Genomic fossils reveal germline infiltrations of lentivirus in lemurs
In a paper to appear in PLoS Genetics on March 20, we report that a retrovirus called pSIV, related to HIV and primate lentiviruses, has become stably integrated into the genome of several lemurs around 4.2 Million years ago. These are the first endogenous lentiviruses discovered in primates.
The gray mouse lemur Microcebus murinus represents one of two prosimian lineages infected by pSIV.
(Photo credit: David Haring, Duke Lemur Center)
We show that the germline infiltration of pSIV occurred in parallel in two different lineages of lemurs endemic to Madagascar. Based on 'fossil' sequences collected from different lemur species, we reconstructed computationally an apparently intact and complete DNA sequence for an ancestral prosimian lentivirus. These findings should allow future functional analysis of the extinct virus and advance our understanding of the biology and origin of lentiviruses, including HIV.
Space Invaders: more intergalactic tales!
On Feb 10, our SPIN paper was evaluated as 'must read' 'by Faculty of 1000 member Debashish Battacharya (with C-X Chan). Their evalutation can be read here.
The story was also featured in the February Issue of Natural History, the magazine of the American Museum of Natural History.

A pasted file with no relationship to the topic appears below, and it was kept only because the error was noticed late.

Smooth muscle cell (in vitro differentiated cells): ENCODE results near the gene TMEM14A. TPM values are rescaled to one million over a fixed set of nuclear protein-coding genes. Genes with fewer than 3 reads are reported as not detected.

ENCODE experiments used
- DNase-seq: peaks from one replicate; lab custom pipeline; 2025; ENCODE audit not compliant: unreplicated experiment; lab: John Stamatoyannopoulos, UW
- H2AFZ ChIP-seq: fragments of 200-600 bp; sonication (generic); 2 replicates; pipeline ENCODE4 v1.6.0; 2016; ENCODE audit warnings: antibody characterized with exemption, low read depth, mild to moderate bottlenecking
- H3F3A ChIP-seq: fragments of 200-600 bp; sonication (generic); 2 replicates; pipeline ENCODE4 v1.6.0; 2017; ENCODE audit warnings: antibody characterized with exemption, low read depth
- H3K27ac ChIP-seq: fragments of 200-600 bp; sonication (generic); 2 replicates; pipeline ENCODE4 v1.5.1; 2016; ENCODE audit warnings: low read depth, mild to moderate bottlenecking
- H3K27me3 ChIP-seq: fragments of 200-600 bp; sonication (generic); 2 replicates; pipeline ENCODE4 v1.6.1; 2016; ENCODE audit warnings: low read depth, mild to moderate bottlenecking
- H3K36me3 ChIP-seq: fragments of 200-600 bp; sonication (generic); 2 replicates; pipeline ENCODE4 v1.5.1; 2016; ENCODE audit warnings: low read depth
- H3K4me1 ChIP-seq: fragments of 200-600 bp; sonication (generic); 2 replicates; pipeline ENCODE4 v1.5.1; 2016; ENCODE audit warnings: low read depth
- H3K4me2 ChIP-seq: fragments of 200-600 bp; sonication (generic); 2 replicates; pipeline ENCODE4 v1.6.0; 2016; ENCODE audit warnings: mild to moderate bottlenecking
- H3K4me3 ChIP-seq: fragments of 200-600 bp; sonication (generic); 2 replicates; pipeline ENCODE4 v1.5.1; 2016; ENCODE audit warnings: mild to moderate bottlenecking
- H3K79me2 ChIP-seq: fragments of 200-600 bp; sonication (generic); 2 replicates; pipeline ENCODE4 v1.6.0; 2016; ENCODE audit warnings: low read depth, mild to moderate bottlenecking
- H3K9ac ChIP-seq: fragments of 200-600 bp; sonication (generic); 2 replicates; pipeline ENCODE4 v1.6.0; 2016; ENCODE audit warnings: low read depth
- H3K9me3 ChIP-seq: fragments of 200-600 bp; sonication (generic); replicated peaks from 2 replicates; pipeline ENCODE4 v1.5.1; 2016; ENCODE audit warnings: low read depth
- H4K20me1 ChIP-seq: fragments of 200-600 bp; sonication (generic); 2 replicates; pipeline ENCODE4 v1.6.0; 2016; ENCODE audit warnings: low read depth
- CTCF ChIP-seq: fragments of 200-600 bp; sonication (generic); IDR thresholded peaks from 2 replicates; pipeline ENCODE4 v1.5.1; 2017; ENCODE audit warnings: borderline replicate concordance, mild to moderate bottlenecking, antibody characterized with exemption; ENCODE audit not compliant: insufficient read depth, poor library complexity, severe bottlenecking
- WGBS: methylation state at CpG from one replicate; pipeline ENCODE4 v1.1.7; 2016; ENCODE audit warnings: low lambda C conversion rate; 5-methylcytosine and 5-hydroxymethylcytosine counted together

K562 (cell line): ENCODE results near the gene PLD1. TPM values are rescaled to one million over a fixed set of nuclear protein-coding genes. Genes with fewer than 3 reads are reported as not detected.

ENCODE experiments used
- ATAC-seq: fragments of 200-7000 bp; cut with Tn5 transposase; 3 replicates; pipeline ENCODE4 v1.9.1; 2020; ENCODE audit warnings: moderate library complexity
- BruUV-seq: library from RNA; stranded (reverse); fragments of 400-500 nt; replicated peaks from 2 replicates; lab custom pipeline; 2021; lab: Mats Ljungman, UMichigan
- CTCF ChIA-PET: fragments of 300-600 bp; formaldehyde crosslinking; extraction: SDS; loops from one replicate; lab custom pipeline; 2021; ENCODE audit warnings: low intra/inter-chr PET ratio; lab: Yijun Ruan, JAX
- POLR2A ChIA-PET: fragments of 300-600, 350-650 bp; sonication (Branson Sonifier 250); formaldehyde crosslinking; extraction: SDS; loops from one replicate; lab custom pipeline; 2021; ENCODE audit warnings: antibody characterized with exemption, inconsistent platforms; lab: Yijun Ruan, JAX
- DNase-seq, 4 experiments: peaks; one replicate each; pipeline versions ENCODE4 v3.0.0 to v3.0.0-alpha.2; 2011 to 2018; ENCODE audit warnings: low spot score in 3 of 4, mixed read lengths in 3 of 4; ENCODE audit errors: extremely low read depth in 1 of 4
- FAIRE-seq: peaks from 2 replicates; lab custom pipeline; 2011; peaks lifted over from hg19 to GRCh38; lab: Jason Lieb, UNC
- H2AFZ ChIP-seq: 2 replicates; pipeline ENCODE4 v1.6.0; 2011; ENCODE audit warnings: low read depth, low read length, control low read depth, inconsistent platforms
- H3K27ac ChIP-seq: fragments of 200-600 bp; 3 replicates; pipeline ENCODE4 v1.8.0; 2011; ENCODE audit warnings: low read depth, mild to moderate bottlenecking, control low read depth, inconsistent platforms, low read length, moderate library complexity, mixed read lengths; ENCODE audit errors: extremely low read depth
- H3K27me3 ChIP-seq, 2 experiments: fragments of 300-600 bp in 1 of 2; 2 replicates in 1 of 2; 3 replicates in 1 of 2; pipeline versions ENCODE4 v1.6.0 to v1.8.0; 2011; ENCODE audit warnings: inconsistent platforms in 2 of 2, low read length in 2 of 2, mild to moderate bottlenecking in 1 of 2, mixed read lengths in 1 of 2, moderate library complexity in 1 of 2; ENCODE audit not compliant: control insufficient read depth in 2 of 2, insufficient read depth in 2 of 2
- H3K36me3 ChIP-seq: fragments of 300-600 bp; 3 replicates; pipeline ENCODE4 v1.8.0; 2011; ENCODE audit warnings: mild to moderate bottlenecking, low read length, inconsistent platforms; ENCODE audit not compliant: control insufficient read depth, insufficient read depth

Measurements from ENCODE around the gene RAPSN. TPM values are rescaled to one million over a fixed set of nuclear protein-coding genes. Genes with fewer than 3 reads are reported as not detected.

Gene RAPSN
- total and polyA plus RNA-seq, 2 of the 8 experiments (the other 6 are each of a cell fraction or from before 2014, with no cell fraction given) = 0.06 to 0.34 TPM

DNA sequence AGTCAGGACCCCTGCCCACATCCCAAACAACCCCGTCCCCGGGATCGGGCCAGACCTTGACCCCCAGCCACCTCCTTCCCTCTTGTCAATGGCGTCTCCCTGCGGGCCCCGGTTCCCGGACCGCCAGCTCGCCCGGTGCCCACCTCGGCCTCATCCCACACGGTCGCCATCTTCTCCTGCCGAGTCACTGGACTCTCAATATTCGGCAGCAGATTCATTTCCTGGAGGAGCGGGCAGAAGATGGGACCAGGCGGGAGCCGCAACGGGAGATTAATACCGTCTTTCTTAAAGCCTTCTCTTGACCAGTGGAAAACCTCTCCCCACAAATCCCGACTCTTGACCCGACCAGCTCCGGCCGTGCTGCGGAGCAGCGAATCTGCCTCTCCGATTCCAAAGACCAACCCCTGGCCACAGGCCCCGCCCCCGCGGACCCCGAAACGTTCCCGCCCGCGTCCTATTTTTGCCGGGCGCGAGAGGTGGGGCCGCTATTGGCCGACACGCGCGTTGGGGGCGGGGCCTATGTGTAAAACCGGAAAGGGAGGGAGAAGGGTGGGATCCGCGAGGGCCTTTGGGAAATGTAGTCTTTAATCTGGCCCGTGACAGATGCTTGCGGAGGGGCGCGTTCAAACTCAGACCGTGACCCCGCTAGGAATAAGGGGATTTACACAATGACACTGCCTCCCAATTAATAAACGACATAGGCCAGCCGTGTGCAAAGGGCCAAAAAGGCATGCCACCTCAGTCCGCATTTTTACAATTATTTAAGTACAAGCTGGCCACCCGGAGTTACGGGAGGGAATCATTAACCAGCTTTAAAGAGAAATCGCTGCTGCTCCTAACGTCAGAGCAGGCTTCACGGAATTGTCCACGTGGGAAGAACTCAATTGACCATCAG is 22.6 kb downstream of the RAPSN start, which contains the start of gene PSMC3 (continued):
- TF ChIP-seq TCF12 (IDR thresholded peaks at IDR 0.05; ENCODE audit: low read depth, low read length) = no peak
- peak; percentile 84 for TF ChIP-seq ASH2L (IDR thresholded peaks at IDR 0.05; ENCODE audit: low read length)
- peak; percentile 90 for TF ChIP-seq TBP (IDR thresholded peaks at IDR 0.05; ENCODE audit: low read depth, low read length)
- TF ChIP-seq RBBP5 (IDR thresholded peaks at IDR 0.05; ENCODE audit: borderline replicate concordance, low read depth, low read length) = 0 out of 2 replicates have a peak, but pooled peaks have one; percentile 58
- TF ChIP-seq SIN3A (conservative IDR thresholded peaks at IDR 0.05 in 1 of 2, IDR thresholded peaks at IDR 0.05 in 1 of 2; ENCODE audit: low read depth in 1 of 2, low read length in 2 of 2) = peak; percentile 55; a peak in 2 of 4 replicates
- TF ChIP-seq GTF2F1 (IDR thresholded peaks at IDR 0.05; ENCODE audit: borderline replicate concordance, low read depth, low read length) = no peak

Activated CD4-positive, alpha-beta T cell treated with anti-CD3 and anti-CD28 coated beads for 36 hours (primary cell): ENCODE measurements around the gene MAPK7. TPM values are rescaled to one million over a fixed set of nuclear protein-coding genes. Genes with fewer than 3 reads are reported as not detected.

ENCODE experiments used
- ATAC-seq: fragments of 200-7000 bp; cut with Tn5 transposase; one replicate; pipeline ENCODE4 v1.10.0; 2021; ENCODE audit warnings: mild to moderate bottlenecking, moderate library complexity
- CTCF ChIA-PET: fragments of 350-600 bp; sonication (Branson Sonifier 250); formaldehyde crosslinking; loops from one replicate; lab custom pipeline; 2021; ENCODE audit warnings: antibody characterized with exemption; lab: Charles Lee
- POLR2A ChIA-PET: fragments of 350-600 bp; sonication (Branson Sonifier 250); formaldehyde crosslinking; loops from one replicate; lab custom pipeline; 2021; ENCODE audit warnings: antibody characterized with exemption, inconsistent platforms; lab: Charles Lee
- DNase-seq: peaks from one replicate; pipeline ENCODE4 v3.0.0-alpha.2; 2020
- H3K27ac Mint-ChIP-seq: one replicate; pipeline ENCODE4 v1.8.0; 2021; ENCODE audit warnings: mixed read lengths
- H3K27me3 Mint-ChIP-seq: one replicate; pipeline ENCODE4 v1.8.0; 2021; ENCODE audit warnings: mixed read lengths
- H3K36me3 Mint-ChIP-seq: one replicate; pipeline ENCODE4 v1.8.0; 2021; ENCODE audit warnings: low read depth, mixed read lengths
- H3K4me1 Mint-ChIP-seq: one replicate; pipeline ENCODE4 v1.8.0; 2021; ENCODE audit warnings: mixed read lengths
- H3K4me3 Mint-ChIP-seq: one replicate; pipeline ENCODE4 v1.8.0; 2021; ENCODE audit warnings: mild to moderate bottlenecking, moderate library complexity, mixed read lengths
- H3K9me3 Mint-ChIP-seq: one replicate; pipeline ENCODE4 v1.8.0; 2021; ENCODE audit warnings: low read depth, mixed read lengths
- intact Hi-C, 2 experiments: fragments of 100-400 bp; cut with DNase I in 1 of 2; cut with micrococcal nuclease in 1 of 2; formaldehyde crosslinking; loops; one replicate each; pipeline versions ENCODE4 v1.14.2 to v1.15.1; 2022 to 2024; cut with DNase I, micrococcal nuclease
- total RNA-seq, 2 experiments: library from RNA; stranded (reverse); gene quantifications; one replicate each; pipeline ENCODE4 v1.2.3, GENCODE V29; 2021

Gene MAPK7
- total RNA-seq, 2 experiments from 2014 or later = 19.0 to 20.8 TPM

The Guardian (UK) also highlighted the study in a mildly provocative article entitled "Charles Darwin was wrong about the tree of life". Darwin's sketch of the tree of life is shown on the right.
Lastly, at the invitation of a new open-access journal called Communicative and Integrative Biology. we wrote our own commentary on the study (they call this an 'addendum'). Our addendum gives a few more speculations on how the SPIN invasion could have happened.
Space Invaders have landed!
Our Space Invaders (SPIN) story is getting some nice coverage, both from the specialized and mainstream press. It was really interesting to follow the reaction of people to the Invaders landing around the world. As might be expected the news came with a healthy dose of speculations and some inevitable distortions. Below I have selected some of the most interesting news stories. For the best or the worst.
The New Scientist (USA): 'Space invader' DNA infiltrated mammalian genomes.
GenomeWeb Daily News (USA): Researchers Find Evidence for Horizontal Gene Transfer in Mammals, Reptiles
The Philadephia Inquirer (USA): Study finds DNA crosses species boundaries
The Australian Life Scientist (Australia): Space Invaders transfer horizontally in mammals
Not Exactly Rocket Science (Scienceblog by Ed Yong): Space Invader DNA jumps across species
Softpedia: DNA used viruses to switch species (with a BIG maybe)
Globo.com (Brazil, in portugese): 'Mamíferos e outros bichos são transgênicos naturais, mostra estudo'
Beware the invasion!
In a new paper in press for PNAS, we show that a DNA transposon family dubbed SPACE INVADERS (or SPIN) has independently invaded the genome of seven tetrapod species, including species from 5 mammalian orders, via horizontal transfer (HT).